Syria declared Saturday that the year-long revolt to topple President Bashar Assad is now over, but it will keep its forces in cities to "maintain security" until it is safe to withdraw in keeping with a UN-backed peace deal.
The agreement proposed by United Nations-Arab League special envoy Kofi Annan says the Syrian authorities must be first to withdraw troops and stop violence immediately.
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The army kept up an offensive against opposition strongholds on Saturday, pummeling the Khalidiya district of Homs city; but despite the violence, Damascus says it has the upper hand.
"The battle to topple the state is over," Syrian Foreign Ministry spokesman Jihad al-Makdissi told Syria TV.
"Our goal now is to ensure stability and create a perspective for reform and development in Syria while preventing others from sabotaging the path of reform."
His assertion follows army victories over rebel strongholds in the cities of Hama, Homs and Idlib, and Assad's acceptance this week of Annan's plan that does not demand he step down.
Calls by Gulf Arab states to arm the rebels have fizzled. The political opposition remains divided, and prospects of Western-led military intervention are close to zero.
Syrian rebels in Idlib (Photo: AFP)
Assad has endorsed Annan's six-point peace plan, which has the UN Security Council's unanimous backing, but Western leaders say the 46-year-old Syrian leader has broken similar promises before and must be judged by actions not words.
Assad's opponents have not yet formally accepted the plan.
'Friends of Syria'
They were due to meet the foreign ministers of allied Western powers, including US Secretary of Sate Hillary Clinton, on Sunday at a "Friends of Syria" conference in Turkey, which provides a safe haven for Syrian rebels.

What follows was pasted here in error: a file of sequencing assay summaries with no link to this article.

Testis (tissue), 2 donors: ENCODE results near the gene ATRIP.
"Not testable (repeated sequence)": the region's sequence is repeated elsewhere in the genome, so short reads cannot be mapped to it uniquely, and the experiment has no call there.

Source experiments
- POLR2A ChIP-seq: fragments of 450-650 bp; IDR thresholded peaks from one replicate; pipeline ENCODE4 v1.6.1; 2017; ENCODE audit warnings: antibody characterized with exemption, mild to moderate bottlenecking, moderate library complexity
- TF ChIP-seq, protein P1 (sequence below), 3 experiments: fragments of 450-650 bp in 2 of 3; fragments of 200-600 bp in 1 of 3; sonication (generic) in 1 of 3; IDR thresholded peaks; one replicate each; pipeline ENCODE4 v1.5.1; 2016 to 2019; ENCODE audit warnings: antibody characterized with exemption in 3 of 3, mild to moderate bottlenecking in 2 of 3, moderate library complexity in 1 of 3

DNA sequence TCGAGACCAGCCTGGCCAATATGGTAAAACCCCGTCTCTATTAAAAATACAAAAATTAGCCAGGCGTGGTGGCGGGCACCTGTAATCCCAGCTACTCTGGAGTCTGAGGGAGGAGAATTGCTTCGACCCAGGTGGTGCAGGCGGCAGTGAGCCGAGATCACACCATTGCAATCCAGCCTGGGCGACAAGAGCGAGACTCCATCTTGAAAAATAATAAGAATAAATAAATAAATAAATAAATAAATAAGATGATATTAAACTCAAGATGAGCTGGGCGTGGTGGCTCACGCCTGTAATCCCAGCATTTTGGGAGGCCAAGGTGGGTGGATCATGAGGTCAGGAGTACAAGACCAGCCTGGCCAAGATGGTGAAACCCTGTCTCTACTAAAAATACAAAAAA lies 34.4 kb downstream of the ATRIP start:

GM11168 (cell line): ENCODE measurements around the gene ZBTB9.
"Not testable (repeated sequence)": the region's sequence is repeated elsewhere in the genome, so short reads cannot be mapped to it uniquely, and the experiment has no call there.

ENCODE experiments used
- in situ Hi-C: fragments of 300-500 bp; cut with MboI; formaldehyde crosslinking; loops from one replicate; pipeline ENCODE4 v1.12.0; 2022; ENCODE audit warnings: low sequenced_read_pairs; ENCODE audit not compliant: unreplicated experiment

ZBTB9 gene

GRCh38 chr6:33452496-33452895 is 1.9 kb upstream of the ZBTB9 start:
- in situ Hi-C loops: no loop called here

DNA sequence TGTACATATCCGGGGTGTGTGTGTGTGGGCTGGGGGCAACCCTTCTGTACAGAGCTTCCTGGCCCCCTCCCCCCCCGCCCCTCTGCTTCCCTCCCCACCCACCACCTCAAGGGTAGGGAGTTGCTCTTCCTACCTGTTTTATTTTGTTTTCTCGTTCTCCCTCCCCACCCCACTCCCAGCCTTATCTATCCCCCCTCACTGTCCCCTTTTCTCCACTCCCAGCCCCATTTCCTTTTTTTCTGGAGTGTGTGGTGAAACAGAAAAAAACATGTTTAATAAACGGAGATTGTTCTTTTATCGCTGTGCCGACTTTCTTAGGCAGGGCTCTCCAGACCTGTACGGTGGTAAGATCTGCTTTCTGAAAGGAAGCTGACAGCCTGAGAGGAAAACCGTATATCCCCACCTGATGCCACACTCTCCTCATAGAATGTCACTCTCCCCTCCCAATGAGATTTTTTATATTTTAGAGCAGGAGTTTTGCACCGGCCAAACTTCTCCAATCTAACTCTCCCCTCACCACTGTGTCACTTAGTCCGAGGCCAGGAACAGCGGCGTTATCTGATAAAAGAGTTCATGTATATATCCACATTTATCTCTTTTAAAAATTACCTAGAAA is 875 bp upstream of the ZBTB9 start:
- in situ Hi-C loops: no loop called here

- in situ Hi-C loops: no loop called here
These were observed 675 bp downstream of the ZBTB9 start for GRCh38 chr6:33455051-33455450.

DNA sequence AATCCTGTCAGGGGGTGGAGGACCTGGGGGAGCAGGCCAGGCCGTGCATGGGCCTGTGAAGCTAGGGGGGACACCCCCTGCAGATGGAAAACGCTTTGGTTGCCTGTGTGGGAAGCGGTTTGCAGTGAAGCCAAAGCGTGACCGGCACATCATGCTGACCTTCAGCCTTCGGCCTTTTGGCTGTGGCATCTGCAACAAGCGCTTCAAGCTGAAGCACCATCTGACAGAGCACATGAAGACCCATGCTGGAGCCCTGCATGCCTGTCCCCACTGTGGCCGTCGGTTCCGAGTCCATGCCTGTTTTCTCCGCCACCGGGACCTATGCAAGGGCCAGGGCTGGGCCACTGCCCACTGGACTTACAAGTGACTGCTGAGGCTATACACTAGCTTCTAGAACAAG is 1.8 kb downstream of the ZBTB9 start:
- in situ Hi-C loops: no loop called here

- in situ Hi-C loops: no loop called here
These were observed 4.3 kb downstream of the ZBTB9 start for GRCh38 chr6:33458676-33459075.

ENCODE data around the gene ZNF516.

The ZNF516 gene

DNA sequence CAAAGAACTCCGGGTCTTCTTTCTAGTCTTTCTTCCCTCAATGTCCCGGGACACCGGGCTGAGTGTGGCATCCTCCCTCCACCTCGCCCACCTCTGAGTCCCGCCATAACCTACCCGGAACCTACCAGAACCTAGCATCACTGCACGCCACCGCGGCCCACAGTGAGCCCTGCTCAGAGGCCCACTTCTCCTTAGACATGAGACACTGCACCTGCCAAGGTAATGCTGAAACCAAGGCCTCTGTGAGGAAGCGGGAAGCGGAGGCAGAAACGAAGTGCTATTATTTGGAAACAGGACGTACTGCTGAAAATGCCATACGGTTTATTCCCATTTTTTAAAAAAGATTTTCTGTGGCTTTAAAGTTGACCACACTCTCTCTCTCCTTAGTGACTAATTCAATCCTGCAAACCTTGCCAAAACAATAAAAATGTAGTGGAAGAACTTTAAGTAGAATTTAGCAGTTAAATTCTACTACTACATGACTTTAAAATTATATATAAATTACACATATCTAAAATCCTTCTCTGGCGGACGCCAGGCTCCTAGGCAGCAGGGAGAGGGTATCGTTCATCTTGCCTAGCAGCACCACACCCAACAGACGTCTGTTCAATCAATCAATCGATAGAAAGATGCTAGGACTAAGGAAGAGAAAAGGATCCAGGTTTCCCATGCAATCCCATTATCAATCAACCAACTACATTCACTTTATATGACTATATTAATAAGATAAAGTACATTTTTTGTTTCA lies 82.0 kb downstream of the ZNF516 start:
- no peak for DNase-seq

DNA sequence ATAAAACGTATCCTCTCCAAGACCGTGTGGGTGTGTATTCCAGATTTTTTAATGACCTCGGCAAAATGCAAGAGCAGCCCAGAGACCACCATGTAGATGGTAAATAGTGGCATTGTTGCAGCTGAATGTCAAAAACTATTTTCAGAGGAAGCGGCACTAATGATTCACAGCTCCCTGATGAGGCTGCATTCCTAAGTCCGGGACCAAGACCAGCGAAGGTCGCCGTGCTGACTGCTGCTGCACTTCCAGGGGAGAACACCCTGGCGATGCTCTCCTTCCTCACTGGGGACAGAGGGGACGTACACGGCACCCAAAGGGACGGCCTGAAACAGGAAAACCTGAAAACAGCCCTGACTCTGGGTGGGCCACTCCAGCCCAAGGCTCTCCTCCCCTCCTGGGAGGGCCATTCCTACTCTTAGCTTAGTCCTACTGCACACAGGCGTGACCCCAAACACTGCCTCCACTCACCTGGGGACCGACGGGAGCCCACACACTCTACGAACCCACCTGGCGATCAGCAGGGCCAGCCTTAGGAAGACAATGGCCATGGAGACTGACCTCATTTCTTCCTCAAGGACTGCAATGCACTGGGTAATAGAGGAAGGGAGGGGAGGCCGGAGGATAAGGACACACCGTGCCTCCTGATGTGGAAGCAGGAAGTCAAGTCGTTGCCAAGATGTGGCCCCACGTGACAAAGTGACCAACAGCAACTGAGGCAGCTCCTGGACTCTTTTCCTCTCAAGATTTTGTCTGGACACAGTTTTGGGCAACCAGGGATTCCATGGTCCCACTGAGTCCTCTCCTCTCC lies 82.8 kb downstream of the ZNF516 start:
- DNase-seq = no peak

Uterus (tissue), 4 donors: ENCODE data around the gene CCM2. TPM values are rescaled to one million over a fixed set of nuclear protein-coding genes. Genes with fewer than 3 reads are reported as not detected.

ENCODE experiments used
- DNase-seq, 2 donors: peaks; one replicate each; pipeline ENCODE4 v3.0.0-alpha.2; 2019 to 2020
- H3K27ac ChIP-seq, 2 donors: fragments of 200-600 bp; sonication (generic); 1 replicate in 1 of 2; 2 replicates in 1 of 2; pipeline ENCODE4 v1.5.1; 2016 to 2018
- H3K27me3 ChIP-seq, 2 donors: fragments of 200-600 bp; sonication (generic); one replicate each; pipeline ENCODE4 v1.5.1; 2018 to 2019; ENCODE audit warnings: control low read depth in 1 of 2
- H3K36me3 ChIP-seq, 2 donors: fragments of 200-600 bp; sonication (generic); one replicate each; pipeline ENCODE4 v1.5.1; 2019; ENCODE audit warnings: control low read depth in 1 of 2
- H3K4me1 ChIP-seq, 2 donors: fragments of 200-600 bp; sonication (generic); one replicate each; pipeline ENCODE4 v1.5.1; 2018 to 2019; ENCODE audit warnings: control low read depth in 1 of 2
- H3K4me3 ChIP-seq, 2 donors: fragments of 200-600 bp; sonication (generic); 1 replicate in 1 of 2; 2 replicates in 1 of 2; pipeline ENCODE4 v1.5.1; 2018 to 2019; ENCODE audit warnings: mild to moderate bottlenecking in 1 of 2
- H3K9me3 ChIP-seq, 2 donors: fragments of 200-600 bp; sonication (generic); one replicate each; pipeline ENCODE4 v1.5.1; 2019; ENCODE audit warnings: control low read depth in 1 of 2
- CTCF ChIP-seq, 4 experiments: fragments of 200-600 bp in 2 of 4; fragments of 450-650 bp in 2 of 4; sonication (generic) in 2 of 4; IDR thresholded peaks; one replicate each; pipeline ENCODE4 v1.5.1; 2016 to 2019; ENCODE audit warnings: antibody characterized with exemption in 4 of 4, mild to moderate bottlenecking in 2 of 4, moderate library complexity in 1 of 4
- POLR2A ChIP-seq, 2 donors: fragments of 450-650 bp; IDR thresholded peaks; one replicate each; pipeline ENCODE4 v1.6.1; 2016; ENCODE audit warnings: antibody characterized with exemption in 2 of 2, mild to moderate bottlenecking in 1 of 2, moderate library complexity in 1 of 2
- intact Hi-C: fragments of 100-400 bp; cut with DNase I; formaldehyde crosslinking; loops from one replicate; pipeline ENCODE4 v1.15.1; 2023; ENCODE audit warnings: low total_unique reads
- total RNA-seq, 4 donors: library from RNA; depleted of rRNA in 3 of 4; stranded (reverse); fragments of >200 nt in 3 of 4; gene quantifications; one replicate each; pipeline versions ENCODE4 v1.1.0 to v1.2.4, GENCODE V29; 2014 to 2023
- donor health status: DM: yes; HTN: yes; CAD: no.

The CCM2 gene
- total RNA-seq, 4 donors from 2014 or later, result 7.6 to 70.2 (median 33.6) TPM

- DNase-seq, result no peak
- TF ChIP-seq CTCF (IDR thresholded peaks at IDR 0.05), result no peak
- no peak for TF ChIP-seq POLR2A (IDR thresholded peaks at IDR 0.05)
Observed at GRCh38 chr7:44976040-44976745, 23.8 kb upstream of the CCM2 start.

Makdissi said Annan, who had talks with Assad in Damascus on March 10, had acknowledged the government's right to respond to armed violence during the ceasefire phase of the peace plan.
He said Syria's conditions for agreeing to Annan's plan included recognition of its sovereignty and right to security.
"When security can be maintained for civilians, the army will leave, he said. "This is a Syrian matter."
However, Annan's plan says Syria must stop putting troops into cities forthwith and begin taking them out.
Assad and Anan (Photo: EPA)
"The Syrian government should immediately cease troop movement towards, and end the use of heavy weapons in, population centers, and begin pullback of military concentrations in and around population centers," it states.
"As these actions are being taken on the ground, the Syrian government should work with the envoy to bring about a sustained cessation of armed violence in all its forms by all parties with an effective United Nations supervision mechanism," it says.
The UN peacekeeping department will send a team to Damascus soon to begin planning for a possible ceasefire observer mission, Western diplomats said on Thursday, adding that it was unclear the 200 to 250 monitors envisaged would ever be deployed. "We are very far from a peace to keep," one said.
Western diplomats say the key to the implementation of Annan's ceasefire – the main thrust of the deal – lies in the sequencing of the army pullback and ending rebel armed attacks.
They say the Opposition will not feel safe negotiating before the army halts its offensive, but also note it would be impractical to expect a complete government pullout before the rebels are obliged to respond.
"Betting on military efforts to topple the regime is a losing gamble and the burden is too great: more bloodshed and loss of life and property, to no avail," he added.
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